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Browns Mailbag

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Browns Mailbag: Which members of the rookie class have stood out the most?

Staff Writer Kelsey Russo answers your questions

Mailbag 6.4.24

The Browns wrapped up their third and final week of organized team activities before veteran minicamp kicks off on June 11.

OTAs have allowed the Browns to hold voluntary practices with 7-on-7, 9-on-7 and 11-on-11 drills, as well as a chance to have meetings with those players present at CrossCountry Mortgage Campus. The next portion of the offseason program will see the return of the remainder of veteran players for a three-day minicamp before training camp begins in late July.

So, as the offseason continues, we opened the mailbag and answered a few of your questions.

Which members of this year's rookie class stand out the most as candidates to potentially earn meaningful playing time this coming season? – Nick D., Surprise, Arizona

There will be a clearer picture of this as the offseason continues and training camp is underway, but through the first three weeks of OTAs, the name that sticks out to me is DT Mike Hall Jr. The Browns brought back several veteran defensive linemen during free agency, but with how defensive coordinator Jim Schwartz rotates through defensive linemen, Hall could earn a shot at playing time.

G Zak Zinter, who is returning from a season-ending injury during his final season at Michigan, has an uphill battle in front of him with veteran and Pro-Bowlers G Joel Bitonio and Wyatt Teller on the offensive line. However, he knows that is his situation, willing to take the time to learn from the veterans on the offensive line and be prepared for any opportunity.

With the new kickoff rule, are the Browns going to need more linebackers and quick defensive tackle players, and less defensive backs for special teams? – Kenneth P., Dorset, Ohio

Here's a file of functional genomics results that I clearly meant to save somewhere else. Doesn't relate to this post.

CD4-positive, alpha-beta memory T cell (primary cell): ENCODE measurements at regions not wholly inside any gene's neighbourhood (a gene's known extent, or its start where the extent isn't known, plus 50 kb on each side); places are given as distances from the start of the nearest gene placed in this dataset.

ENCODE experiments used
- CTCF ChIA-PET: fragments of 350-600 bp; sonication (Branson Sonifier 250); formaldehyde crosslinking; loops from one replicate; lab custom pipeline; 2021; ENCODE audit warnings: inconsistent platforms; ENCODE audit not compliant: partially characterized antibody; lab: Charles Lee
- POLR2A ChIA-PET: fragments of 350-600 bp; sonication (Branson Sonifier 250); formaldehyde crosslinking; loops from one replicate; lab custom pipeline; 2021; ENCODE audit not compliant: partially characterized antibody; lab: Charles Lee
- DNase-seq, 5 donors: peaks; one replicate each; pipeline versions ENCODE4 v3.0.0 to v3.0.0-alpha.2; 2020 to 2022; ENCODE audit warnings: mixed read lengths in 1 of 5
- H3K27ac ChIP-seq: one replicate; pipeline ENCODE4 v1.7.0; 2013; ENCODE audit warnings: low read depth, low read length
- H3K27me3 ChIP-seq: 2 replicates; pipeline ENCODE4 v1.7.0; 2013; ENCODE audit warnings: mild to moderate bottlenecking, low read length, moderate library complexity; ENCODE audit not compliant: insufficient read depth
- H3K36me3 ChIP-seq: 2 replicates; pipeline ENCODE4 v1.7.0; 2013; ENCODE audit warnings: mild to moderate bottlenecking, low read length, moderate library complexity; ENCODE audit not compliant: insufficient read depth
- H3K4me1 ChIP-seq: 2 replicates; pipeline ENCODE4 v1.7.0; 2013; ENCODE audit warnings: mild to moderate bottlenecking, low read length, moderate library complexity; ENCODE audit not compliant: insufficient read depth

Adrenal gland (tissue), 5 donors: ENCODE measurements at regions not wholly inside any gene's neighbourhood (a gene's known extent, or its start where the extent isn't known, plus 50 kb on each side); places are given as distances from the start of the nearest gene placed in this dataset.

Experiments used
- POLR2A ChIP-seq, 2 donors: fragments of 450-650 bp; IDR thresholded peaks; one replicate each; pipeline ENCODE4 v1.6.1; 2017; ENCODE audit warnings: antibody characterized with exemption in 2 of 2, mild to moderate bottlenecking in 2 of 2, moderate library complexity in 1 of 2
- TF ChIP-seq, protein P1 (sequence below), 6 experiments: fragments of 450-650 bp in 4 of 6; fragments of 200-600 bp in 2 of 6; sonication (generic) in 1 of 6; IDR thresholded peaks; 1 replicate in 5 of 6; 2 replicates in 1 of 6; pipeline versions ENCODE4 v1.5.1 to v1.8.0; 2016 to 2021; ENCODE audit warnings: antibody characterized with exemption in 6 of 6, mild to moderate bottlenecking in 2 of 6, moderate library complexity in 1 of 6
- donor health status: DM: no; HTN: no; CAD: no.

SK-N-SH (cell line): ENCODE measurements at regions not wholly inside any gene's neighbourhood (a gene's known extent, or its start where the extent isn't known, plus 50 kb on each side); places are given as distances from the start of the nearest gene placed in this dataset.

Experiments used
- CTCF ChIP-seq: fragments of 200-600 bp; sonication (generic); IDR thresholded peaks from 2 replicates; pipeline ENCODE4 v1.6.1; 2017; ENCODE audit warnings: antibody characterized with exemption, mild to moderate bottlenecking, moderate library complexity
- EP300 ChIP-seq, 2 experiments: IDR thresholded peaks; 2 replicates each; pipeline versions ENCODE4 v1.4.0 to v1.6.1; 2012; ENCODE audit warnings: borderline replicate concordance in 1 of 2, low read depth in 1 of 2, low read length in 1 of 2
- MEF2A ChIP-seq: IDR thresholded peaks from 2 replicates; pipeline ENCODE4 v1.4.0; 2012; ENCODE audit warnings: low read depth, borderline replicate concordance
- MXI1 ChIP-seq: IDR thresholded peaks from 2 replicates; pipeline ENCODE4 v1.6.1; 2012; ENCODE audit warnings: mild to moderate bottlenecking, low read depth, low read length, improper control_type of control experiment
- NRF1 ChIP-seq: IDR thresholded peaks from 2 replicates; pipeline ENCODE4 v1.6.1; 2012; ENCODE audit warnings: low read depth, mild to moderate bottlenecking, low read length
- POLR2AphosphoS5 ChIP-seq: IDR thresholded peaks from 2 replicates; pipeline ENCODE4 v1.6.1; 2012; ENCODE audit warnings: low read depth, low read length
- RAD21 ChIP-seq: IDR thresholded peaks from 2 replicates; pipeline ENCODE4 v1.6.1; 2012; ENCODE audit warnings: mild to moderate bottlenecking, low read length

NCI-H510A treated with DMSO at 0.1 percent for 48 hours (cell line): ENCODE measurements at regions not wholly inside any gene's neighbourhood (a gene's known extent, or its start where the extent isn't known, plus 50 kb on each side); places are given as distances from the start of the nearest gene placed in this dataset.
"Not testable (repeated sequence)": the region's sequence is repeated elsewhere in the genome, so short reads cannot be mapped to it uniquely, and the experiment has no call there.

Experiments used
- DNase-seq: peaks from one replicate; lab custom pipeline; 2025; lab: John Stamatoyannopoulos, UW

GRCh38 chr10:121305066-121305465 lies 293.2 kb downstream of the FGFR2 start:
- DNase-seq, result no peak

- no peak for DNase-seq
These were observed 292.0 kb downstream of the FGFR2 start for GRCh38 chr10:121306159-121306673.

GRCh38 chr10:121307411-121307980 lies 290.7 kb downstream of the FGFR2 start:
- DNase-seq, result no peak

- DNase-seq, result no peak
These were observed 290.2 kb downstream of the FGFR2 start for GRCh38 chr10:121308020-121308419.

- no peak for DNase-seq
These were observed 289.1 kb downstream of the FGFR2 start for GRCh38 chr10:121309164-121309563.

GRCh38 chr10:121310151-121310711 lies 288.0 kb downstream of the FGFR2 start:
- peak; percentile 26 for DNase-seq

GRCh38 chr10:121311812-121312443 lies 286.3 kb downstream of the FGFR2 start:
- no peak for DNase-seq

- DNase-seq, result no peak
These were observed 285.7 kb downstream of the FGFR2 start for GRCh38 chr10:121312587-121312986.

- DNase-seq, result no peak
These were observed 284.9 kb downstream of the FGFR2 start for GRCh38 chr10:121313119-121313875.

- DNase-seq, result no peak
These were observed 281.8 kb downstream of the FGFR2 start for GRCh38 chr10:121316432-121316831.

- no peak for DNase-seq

As the Browns work through the nuances of the new kickoff rule, assistant head coach and special teams coordinator Bubba Ventrone said they are in a "trial-and-error" process. During phase two, they drilled a number of different components of the new rule – on-air, drops, get-offs, tracking the ball, catching the ball and fly-foot with the returners. Then during OTAs, they have been able to work on the spacing and timing of the play, as well as how the play looks on both sides.

Ventrone said they have also repped a number of skill players with different body types for both return and coverage.

"We've repped pretty much all of our skill players back there – receivers, even some of the tight ends," Ventrone said. "We've repped a good bit of the running backs. Everyone has really gotten more ball-handling than we've had in the past. And I think on the flip side of it, on the coverage aspect of it, you are going to see more defensive players, and I think that you're going to see some bigger body types on that unit."

As the Browns continue through OTAs and into veteran minicamp, then later into training camp and preseason, they will have a clearer picture of the type of players they need to accommodate the new kickoff rules.

We're all wondering, how is Nick Chubb doing? – Christopher H., Cuyahoga Falls, Ohio

Nick Chubb spoke with the media for the first time since his injury last season following the Browns' OTA practice on June 5. While he did not participate in the practice, he was on the sidelines with his teammates throughout the workout.

Chubb did not have a set timeline for his return to the field and said that he is taking each day as it comes in terms of his recovery.

"I'm getting better every day," Chubb said. "Taking it day by day, getting better. Just right now, trying to get stronger," Chubb said. "I like where I'm at. I'm where I need to be. I would say that the biggest thing for me is getting better every day."

Check out the full story here from his media availability.

With arguably the best wide-out room in the league, how do you feel two QB's with experience scrambling will be able to capitalize this year? – Wes J., Jacksonville, Florida

It provides an interesting opportunity for them to capitalize and create offensive plays even in pressure. If QB Deshaun Watson or Jameis Winston scramble to avoid an impending rush or escape pressure and can locate one of the open receivers downfield, they have a chance to extend the play.

They can also scramble even when not under pressure to extend the play and give the receivers more time to find that space and separation. The longer defensive backs have to defend against the receivers on a given play, the more difficult it becomes, and the receivers can create an advantage. With the talent of their receiving corps in Amari Cooper, Jerry Jeudy, Elijah Moore and their younger players, they can use that to their advantage to create separation, find space downfield and make plays.